The Many Apologies of Pecos Bill
South Street Arts Centre
This Texan lullaby opens with the audience, in a wave, recreating the sound of a passing storm, from the friction in the air, to the water droplets getting heavier, louder and faster, and then fading out to silence.
It’s a beautiful, sonic beginning to a piece of stripped-back, simple and effective storytelling, delicately layered with expert sound and music from Mat Martin, looping and finger picking throughout.
This is a classic tall tale, with what seems like the essential catfish thrown in, and, like a tall tale, it is a heady mixture of fantasy and reality. It is very reminiscent of Tim Burton's film Big Fish, as both stories draw on the same tradition of storytelling.
Our protagonist, part Greg, part coyote, part superhuman cowboy, perched atop a ladder, spins us this tale like a lasso and we are caught. Like most things in the States, everything is bigger, and so is this story, even down to the shadow of a giant wooden cowboy who oversees the state fair, ‘Tall Tex’ in front of whom families, lovers, and children alike have all posed for their photo.
The story also features a huge rollercoaster that our narrator is a bit too frightened to ride. His cowboy self and his coyote self aren’t though and they carry him through and he both wins and loses the mythical woman of his dreams.
Each line of story, each version of the truth, is told in a slightly different way: from a book, on top of a ladder, through song. The grandest story is told through a microphone, to signify the huge space this reality takes up, eventually mixing with all the other strands until audience and protagonist are no longer sure which is real and which is fantasy.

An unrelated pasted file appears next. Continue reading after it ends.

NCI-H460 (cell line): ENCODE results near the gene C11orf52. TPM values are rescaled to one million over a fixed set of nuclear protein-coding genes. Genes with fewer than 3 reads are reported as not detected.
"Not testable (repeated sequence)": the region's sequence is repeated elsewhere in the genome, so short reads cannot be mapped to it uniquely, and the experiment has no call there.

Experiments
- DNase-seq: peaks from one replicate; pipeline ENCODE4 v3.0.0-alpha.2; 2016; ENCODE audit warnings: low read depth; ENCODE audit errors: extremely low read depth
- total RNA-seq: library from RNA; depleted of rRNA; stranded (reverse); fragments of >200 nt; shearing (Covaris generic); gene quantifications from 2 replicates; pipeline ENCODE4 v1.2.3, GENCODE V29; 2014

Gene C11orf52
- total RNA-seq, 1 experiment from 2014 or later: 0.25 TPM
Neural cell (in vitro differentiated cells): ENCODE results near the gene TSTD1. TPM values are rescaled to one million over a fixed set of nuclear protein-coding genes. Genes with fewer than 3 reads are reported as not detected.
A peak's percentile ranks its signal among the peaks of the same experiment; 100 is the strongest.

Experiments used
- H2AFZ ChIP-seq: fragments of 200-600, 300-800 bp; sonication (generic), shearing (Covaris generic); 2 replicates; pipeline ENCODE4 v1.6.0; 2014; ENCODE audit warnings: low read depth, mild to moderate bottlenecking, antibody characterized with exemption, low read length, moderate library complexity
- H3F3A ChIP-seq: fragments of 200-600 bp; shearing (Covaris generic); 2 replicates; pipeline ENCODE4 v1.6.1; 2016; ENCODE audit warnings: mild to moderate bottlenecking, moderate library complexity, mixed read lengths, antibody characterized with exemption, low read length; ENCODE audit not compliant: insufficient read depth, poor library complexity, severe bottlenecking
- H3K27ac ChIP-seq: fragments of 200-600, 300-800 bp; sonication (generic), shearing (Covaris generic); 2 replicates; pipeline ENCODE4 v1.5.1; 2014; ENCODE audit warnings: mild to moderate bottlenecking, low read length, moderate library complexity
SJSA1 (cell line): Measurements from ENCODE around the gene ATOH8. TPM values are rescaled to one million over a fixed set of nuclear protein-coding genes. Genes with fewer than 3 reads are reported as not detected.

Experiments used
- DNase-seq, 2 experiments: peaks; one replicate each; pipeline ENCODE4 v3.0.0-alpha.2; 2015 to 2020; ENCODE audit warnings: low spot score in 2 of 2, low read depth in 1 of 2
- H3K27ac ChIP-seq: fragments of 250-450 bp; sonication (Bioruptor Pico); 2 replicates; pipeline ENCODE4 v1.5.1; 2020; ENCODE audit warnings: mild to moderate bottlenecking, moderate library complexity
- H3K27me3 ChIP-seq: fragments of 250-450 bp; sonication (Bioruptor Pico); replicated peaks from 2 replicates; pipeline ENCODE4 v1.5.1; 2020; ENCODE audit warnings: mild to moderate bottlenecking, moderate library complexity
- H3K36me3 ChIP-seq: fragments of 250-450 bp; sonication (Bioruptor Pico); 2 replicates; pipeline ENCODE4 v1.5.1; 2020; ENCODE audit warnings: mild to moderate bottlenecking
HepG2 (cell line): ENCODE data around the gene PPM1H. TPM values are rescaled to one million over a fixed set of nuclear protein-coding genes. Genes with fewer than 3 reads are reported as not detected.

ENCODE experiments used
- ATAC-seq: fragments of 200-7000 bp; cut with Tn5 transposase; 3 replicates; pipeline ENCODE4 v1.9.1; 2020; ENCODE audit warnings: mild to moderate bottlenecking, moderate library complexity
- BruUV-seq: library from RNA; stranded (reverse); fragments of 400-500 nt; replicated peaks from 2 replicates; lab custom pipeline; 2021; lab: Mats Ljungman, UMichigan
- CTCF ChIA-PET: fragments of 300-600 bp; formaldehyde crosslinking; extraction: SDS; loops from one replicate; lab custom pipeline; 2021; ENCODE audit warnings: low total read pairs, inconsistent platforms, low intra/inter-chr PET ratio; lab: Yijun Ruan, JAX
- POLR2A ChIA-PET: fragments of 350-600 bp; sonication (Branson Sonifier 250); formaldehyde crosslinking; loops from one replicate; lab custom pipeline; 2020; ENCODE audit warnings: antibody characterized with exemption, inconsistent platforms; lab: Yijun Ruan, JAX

It is a very simple technique, but in order for it to work it must be done gently and thoughtfully without unnecessary accoutrements around it. Greg Wohead’s pieces that I have seen to date have all done this expertly. Hidden in a rambling Texan tale of deserts and cowboys is a very concise, considered and poignant piece of classic storytelling.
One line of story is a highly detailed, somewhat over-laboured description of the minutiae of packing a suitcase and boarding a plane. We forgive the repetition, because underneath is the pain, laced with excitement, of leaving home. It is much like taking that first step onto the rollercoaster you have always been scared of, or swallowing your fear to reach for the girl of your dreams’ hand. It is scary, and you may miss the person or the place you were before, but it’s worth it in the end.
This piece demonstrates, for those who do not already know, that not all contemporary theatre has to be ground-breaking, challenging or uncomfortably questioning; this is an image that some people have. What contemporary theatre offers us that other forms can’t is the opportunity to be part of the story, to add sound, to feel connected. What use is a beautiful lullaby if it is not sung just for you? Greg Wohead sings and speaks just for us, and it is friendly, engaging and full of charm.
This tall tale is told and sung like a homesick love song, interwoven with a coming of age tale, delivered with warmth and a sprinkling of nostalgia for the Texas he has left behind.
This show is produced by House and you can catch it on 21 November at Little Theatre Cafe, Sheringham, 26 November at The Place, Bedford, 27 November at West End Centre, Aldershot and 28 November at Letchworth Arts Centre.
Reviewer: Liz Allum